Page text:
Elderly patients: an increasingly relevant patient population.

BY: Simonetta Alvino 9. October 2012 09:19

It is likely that the Europe Union (EU) will face major challenges in relation to population ageing brought about by low fertility levels, improved medical and social care leading to longer life expectancy, and the baby-boomers entering the age of retirement. The number of elderly people in the EU – defined as those aged 65 years or over – is expected to grow from around 84 million (or 17% of the total population) in 2008 to around 141 million (or 29.9% of the total population) by 2050. The growth of the population aged 80 or more will be even more pronounced as more people are expected to live longer. The proportion of people over 80 is projected to almost triple in the EU and will account for a double-digit share of the total population by 2050 with more than 50 million people (Eurostat yearbook 2008).

As the proportion of this vulnerable population in society rises, it becomes increasingly important to ensure that their special needs are taken into consideration when developing, approving. and using new medicines. In fact, there is a perceived need for more systematic acquisition and assessment of clinical-trial data relating to the benefits and risks of medicines intended for use in the elderly. The World Health Organization (WHO) (November 2004), in the study “Priority Medicines for Europe and the World” concluded “The elderly are still unjustifiably excluded from clinical trials. Laws and guidelines should be developed that include the participation of the elderly”.

In 2006, the Committee for Medical Products for Human Use (CHMP) evaluated the adequacy of guidance on the elderly medicinal products and identified areas of improvements regarding:

1. The number of elderly patients participating in the clinical development programs.
2. The minimum requirements for two different age classes: elderly and very elderly.
3. The adequate representation of the elderly in the efficacy and safety database for integrating and completing the pharmacokinetics (PK) requirements. Ensuring that medicines are labelled appropriately for the elderly is important and this means that they should be included in clinical studies where special ethical, safety, and efficacy issues may arise.

In early 2011, the European Medicine Agency (EMA) published a “Geriatric Medicines Strategy” and established a Geriatric Expert Group, which will establish numerous regulatory actions, spanning from scientific advice to European Public Assessment Report (EPAR) template changes as well as post-marketing pharmacovigilance.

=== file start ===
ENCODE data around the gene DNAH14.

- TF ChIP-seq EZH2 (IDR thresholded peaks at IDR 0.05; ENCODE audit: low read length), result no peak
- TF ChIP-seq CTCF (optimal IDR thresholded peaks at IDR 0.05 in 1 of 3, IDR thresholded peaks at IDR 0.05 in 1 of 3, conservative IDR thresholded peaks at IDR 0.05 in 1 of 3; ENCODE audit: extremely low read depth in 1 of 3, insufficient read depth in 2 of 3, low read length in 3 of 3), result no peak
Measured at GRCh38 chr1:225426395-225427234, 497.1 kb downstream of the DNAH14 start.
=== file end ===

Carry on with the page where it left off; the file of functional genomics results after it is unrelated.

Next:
In parallel with the launch of EU Commission Pilot Innovation Partnership on Active and Healthy Ageing and the revision of the Clinical Trials Directive, we might see an increased political debate on the needs to ensure adequate representation of older patients in clinical trials, which could potentially lead to legislative initiatives (e.g. paediatric legislation). Currently, the European Forum for Good Clinical Practice (EFGCP) Geriatric Working Party is finalizing a document (guidance) which provides recommendations primarily on ethical aspects, on clinical trials performed in older people who may belong to a vulnerable patient population.

The pharmaceutical industry need to clarify their thinking and willingness on the matter of clinical development for older adults to face and proactively shape the discussions ahead and address the needs of this growing population.

Rheumatoid Arthritis: New Definition of Remission

BY: Anna La Noce 21. September 2012 10:59

It is widely recognized and recommended that current treatment of rheumatoid arthritis should be targeted to disease remission or, if this is not achievable, to minimal disease activity. In agreement with such recommendation, evaluation of remission and low disease activity are always included among efficacy end points of confirmatory trials of novel anti-rheumatic agents. However, this raises the problem of using a shared definition of remission that is stringent but achievable and could be applied uniformly as an outcome measure in clinical trials.

Remission has been commonly defined as a DAS28 lower than 2.6. However, in theory, this goal can be achieved even if more than 10 joints are swollen. Apparently joint erosion can continue progressing even when the DAS28 remission definition is met. In the last few year, the American College of Rheumatology/European League Against Rheumatism (ACR/EULAR) have focused on a definition of remission that reflects a state of absence of disease activity. In 2011, The ACR/EULAR proposed two options for assessing remission in clinical trials, a Boolean or an index based definition (Felson et al, Arth Rheumatism 2011;63:573-86). The Boolean definition requires that all following criteria show a score £ 1: swollen and tender joints, serum C-reactive protein (CRP) (mg/dl), patient global assessment (0 to 10). The index based definition requires a Simplified Disease Activity Index (SDAI) score £ 3.3. The ACR/EULAR have requested that both definitions are tested in future clinical trials and validated in observational datasets. Interestingly, the ACR/EULAR recommendation has been included in the revised European Medicines Agency (EMA) guidance on clinical trials in rheumatoid arthritis (CPMP/EWP/556/95 rev. 2, draft 2011), where remission or low disease activity are indicated as potential primary study end points, with remission in particular representing an optimal primary end point for trials in early rheumatoid arthritis. The EMA guidance also makes reference to the definitions of remission proposed by the ACR/EULAR.